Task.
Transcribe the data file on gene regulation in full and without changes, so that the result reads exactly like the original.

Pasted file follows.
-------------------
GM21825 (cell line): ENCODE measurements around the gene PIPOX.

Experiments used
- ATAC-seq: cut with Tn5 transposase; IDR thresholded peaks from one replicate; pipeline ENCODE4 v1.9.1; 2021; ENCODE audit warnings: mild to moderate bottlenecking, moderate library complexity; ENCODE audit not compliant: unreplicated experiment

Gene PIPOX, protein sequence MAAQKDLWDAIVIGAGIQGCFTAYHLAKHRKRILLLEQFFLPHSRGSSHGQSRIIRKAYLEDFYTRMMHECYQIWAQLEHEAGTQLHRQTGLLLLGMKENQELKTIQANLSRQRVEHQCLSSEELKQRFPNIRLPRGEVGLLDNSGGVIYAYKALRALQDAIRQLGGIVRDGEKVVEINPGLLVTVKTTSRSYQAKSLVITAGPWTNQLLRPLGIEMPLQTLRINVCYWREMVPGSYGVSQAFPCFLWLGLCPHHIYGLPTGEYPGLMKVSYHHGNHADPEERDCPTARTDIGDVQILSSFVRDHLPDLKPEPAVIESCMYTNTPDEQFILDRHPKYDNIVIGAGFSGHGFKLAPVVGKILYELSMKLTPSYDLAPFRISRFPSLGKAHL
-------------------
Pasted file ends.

GM21825 (cell line): ENCODE measurements around the gene PIPOX.

Experiments used
- ATAC-seq: cut with Tn5 transposase; IDR thresholded peaks from one replicate; pipeline ENCODE4 v1.9.1; 2021; ENCODE audit warnings: mild to moderate bottlenecking, moderate library complexity; ENCODE audit not compliant: unreplicated experiment

Gene PIPOX, protein sequence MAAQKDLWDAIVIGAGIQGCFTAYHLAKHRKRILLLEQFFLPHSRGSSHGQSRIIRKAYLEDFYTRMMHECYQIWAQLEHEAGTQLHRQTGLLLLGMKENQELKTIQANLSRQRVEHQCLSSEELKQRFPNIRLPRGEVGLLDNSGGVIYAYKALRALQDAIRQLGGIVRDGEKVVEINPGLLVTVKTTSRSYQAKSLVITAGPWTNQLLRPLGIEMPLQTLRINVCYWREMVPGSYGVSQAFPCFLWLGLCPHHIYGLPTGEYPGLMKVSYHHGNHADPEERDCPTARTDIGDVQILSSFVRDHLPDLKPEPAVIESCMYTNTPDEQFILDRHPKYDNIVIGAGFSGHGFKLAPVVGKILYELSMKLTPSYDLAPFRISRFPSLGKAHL